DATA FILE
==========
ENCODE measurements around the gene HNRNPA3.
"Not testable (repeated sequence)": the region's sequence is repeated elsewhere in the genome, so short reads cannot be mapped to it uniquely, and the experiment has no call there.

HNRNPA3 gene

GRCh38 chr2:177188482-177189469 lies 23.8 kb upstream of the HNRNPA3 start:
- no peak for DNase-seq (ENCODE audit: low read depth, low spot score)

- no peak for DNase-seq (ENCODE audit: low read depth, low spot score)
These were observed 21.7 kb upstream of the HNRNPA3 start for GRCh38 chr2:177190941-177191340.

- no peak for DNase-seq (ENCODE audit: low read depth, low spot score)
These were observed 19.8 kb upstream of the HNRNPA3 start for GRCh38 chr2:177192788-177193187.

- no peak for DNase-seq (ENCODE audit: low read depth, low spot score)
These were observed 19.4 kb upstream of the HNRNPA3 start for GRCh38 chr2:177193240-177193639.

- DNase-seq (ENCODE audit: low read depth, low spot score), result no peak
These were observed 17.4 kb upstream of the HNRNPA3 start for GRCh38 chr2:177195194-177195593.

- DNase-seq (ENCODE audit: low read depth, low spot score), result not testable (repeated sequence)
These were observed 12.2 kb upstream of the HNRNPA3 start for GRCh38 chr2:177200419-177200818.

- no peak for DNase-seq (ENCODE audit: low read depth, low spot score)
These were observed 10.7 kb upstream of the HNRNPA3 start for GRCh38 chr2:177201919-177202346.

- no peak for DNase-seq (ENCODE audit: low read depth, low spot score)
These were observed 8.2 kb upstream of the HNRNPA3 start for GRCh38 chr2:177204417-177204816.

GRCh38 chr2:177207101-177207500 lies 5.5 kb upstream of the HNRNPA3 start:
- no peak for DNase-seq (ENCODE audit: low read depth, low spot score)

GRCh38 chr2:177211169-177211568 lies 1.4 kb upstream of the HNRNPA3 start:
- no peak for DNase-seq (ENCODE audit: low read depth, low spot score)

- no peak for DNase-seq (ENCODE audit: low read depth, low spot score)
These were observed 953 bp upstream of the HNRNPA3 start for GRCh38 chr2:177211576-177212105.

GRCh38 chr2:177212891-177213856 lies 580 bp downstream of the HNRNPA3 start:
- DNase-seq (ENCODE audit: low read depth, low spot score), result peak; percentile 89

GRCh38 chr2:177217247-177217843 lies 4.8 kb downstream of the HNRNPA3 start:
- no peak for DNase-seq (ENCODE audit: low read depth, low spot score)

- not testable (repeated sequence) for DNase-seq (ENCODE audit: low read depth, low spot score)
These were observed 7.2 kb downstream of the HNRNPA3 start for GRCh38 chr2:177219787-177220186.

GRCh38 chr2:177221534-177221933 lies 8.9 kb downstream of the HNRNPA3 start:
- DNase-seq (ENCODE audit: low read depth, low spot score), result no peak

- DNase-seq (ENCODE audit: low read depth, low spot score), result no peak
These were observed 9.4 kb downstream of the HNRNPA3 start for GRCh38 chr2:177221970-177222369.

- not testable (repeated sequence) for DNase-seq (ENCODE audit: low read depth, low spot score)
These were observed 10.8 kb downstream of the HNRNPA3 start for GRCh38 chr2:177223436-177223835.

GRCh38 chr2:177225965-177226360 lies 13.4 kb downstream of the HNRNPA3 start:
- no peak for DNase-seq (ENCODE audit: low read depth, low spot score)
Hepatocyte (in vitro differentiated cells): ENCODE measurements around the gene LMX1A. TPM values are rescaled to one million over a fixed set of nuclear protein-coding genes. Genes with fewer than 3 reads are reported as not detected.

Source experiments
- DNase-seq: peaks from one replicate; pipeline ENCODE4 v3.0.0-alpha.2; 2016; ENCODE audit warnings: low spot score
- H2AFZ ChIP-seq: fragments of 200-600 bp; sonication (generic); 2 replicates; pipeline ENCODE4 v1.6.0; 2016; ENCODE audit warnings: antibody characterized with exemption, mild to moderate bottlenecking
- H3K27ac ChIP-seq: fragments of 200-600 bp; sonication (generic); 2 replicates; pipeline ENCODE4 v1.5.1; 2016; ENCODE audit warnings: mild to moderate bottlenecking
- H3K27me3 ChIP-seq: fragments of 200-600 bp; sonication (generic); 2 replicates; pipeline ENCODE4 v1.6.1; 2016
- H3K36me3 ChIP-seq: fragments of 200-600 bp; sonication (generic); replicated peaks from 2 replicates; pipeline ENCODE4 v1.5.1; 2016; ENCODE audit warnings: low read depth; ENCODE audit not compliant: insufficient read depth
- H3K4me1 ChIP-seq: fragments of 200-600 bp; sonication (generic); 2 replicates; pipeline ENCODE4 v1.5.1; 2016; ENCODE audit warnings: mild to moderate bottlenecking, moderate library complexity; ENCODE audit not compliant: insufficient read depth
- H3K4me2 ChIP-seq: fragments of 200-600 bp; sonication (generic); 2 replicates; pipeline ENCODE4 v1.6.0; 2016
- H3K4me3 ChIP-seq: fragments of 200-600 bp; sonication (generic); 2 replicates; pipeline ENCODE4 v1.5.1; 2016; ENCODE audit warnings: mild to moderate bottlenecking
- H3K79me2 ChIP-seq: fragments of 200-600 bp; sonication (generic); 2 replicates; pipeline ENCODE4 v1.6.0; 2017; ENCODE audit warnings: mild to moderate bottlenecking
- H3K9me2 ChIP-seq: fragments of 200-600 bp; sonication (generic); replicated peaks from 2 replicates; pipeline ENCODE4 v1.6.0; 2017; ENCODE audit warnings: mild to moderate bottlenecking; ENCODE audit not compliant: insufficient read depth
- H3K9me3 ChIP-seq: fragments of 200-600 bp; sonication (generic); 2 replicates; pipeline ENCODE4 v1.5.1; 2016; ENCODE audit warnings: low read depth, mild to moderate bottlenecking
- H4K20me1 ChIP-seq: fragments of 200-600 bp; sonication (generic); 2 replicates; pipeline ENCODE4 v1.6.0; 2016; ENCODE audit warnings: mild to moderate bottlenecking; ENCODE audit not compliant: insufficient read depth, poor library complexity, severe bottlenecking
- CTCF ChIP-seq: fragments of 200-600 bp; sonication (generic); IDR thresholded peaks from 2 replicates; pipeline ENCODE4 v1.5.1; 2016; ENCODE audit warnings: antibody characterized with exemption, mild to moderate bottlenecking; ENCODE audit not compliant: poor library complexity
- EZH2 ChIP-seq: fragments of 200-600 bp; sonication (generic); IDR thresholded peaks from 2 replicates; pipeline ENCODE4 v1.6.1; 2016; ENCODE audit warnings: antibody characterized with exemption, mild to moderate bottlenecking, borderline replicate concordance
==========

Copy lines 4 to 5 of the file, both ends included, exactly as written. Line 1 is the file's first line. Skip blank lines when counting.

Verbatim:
GRCh38 chr2:177188482-177189469 lies 23.8 kb upstream of the HNRNPA3 start:
- no peak for DNase-seq (ENCODE audit: low read depth, low spot score)